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I don’t know if you’ve noticed, but I love my dog.

I love dogs, period.

When I was little I begged my parents for a dog. First they gave me goldfish, and when I managed to kill them off thoroughly they decided our family was ready for a pet that couldn’t be forgotten about.

His name was Shadow, and I adored him.

I mauled him about constantly and he tolerated my excessive affection with great forebearance. When I was 10 I trained him to walk nicely on a leash, and I worked very hard to teach him to play dead. He eventually would topple over from a “down” position with a big long-suffering sigh.

He adored my father, and when Shadow passed away, it was one of the only times ever saw my father cry.

As a child I spent a lot of time worrying that my parents would euthanize Shadow while I was off at University. Unfortunately, when he was 8 years old he had several large fatty tumors removed.

Shortly after, he began to limp.

The vets couldn’t find a thing wrong with his feet. After a lot of medications on his paws had failed, a biopsy revealed that his liver was excreting toxins through his sweat glands in his paws, causing the discomfort.

Within a few more months he had wasted away.

He died on the same day as Princess Diana.

His loss hit me hard. I loved him deeply, and I grieved his loss in a way that I have never grieved the loss of a human being. 8 years after he died, I woke up from a bad dream about him, and when I realized that it was a dream, I burst into tears – because my dog was dead.

When I graduated university, I got a new dog. I specifically picked a sheltie who was a different colour than Shadow, so I wouldn’t feel like I was “replacing” him.

That dog healed eight years of pain in a few short weeks. I no longer cry for Shadow. I love him in memory, but memories of him no longer cause me pain.

They’re nice memories.

Beloved Dog is now 8 years old, and I don’t know where the time went. It seems like the 8 years between Shadow’s arrival in our family and his painful exit were very, very long. But Beloved Dog was a puppy mere minutes ago.

Beloved Dog has started to limp.

This, combined with a couple of other nebulous symptoms that my friend The Farm Fairy clubs under the heading of “Ain’t Doin’ Right”, led me to take him to work with me and say,

My dog is limping. I need you to tell me that he doesn’t have cancer.

I got a laugh from people, but not when the vet looked at my dog.

My boss found that he looks anemic, but his bloodwork says he’s not anemic. She found that his abdomen seems painful, but he isn’t vomiting or having any diarrhea. His blood chemistries indicate normally functioning organs.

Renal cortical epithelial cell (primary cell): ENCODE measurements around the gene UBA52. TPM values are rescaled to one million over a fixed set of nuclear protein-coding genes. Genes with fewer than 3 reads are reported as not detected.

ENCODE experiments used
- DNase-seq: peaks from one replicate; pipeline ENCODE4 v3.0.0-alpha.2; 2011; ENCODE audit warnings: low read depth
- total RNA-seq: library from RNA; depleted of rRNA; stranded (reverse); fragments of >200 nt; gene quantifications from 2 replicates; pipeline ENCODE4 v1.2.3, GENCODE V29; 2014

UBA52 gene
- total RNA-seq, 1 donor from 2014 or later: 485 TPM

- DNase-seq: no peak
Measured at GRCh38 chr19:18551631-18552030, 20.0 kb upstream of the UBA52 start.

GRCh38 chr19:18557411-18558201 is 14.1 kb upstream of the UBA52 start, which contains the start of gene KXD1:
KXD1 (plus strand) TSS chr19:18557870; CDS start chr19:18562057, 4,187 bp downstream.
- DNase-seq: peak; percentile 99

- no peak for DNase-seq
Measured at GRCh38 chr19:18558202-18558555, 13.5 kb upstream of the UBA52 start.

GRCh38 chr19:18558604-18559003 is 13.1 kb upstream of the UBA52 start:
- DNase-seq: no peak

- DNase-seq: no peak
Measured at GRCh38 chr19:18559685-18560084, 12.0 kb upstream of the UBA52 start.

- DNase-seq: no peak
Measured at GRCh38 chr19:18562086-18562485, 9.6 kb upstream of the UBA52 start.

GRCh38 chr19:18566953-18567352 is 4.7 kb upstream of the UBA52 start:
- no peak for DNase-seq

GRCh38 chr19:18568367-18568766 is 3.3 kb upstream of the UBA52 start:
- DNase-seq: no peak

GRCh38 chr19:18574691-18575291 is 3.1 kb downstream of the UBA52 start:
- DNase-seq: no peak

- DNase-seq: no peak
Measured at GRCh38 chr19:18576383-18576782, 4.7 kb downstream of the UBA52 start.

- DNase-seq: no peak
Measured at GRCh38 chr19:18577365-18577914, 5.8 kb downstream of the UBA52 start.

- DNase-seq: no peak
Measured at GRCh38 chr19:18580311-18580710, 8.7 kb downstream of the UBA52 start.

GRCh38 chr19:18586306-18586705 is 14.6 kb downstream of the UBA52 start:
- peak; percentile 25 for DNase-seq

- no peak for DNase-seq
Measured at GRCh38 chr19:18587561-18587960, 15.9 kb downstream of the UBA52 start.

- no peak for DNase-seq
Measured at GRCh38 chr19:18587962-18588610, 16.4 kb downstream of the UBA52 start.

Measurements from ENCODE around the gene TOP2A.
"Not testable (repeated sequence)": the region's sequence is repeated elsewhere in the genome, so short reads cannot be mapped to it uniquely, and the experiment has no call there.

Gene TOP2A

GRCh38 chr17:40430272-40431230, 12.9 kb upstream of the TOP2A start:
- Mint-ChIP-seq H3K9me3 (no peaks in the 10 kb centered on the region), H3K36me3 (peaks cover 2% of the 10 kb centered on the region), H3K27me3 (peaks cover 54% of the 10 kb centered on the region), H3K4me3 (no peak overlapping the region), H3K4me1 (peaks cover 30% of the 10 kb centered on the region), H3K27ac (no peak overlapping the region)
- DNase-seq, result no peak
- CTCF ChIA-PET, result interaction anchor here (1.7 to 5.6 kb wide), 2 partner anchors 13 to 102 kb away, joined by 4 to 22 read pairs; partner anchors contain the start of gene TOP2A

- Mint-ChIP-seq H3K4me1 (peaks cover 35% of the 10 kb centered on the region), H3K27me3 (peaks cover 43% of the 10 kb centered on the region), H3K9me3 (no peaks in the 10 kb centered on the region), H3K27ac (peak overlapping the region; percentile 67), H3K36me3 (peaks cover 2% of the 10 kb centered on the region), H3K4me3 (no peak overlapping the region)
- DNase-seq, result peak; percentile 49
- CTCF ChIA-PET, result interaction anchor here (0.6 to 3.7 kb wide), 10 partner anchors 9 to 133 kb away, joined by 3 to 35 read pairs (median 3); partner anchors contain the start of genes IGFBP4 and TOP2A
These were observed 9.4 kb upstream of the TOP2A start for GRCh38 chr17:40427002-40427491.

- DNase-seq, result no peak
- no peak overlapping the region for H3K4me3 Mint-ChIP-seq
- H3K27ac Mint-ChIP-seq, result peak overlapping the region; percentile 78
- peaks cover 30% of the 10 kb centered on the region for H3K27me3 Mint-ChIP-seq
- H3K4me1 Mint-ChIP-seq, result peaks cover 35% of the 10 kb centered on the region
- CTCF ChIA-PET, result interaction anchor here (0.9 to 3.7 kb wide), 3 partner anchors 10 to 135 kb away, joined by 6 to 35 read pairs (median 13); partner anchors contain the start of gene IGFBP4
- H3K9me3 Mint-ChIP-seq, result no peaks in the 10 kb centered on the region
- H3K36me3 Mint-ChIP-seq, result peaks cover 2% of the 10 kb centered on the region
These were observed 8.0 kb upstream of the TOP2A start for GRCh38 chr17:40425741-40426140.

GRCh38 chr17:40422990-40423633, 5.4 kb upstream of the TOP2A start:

Except for one.

The spec cpl test is specifically designed to test dogs for pancreatitis. Normally panreatitis is an insanely painful condition brought about by fatty diet and not enough exercise, and is indicated by vomiting, diarrhea, and sheer misery.

My boss suggested it because it was all she could think of to explain the discomfort in his tummy, and because if there was inflammation in his organs, it might explain why he looks so pale.

It came back indicating pancreatitis.

So I fasted him for 24 hours, fed him on white rice for three days, and kept Owl and his fistfuls of cheese well away from Beloved Dog. I retested him for pancreatitis and it came back abnormal AGAIN.

So I changed his already low-fat diet to a corn-free diet, feeding him dehydrated fish with fruits and vegetables. I added digestive enzymes to his food.

He doesn’t look old, does he?

His paws began to show sores from his constant licking and chewing.

I took him in again yesterday, and the other vet, who has a very good ear, identified a mild heart murmur. Is that new, or is it so mild than no other vet has ever spotted it before?

The other vet, who reminds me of a Hank Azaria character, also thinks Beloved Dog looks anemic. He insisted on rechecking the red blood cell count.

Normal.

We rechecked him for pancreatitis.

Abnormal.

WHAT IS GOING ON?

I’ve sent his blood to the lab to get a more detailed report. They’ll be able to tell me whether my dog’s pancreas are just a LITTLE funky or a LOT FUNKY.

I’m trying to tell myself that just because Beloved Dog is the same age, and showing some of the same symptoms, does NOT mean the Beloved Dog has cancer.

It doesn’t help that my Aunt is dying of cancer. I’m flying home on an emergency visit to see her again, because apparently she’s wasting away fast.

It doesn’t help that today is Shadow’s birthday, or would have been, if he had lived to be 24 years old.

I just need Beloved Dog to be okay.

He says he just needs me to take off this damn cone.

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